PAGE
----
The best way to analyze your e-mail is by breaking your subscriber file into two segments: type and source. Type consists of repeat customers (including new subscribers), offline customers (such as inactives) and leads; source includes site sign-ups, contest registrants, co-registration programs, appended names and so on. Segmenting such a comprehensive list may take time, but it will pay big benefits and you’ll identify the most productive groups, says Reggie Brady, president of Reggie Brady Marketing Solutions, an e-mail and direct mail marketing consultancy. Along with Luc Vezina, director of strategy and product management at GOT Corp., and Brent Laderoute, director of advertising at West49, Brady participated in Target Marketing’s February webinar,“E-Mail Marketing 2.0: Segmentation strategies that revolutionize ROI,”which provided the material for this article.
Among the most productive groups are new subscribers, for within the first 30 days they are much more likely to interact than at any other time period during their membership, according to a survey conducted by e-mail marketing company Informz. For example, Informz discovered in its survey that open rates neared 60 percent during the first month, but crashed to below 40 percent during the third month. As a result, Brady strongly recommends that you adopt a “welcome” series to capitalize on this heightened (at least in the beginning) interest.
To break down the inactives, examine the four- to six-month timeframe for non-clickers. According to Informz, average inactive rates are in the 30 percent to 50 percent range. Brady explains that some subscribers may not see your e-mails because they’re being blocked or filtered; others may not see your e-mails because they’re stuck in the bulk folder; and the rest are simply, and literally, inactive.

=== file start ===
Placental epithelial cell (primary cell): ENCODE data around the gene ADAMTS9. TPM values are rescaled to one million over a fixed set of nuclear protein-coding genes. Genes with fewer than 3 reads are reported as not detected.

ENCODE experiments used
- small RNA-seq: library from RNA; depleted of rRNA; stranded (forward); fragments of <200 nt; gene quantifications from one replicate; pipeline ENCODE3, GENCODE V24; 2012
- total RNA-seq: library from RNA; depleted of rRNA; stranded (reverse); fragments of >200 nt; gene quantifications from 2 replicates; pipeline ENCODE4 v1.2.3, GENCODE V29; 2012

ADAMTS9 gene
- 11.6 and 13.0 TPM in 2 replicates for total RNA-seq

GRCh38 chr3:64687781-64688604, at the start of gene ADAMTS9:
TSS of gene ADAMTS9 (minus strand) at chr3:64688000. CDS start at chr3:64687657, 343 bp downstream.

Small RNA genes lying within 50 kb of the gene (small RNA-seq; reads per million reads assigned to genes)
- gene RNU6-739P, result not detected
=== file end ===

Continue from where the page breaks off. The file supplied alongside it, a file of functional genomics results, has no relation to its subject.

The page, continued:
To reactivate those who are inactive because they seemingly want to remain inactive, you need to put a firm strategy in place. Drugstore.com, for example, sends a link to a Web page that doesn’t mince words: “We want you back. And to prove it, we’re giving you $5 off any order of $30 or more.” To further encourage reactivation, it also gives an expiration date for its offer. Meanwhile, the small-car company Mini designed a strategy that jibes with its eclectic clientele—a Web page shows a couple asleep in their Mini and a tag line underneath states, “Are we boring you?” It follows this with a jocular invitation to either check out the “new stuff” on its Web site or update their customer profile to indicate they’re no longer interested in receiving e-mails from Mini. “It’s OK. Technically speaking, we’re adults. We won’t be offended.” This approach alone may be enough to connect with inactives and spur them to rejoin.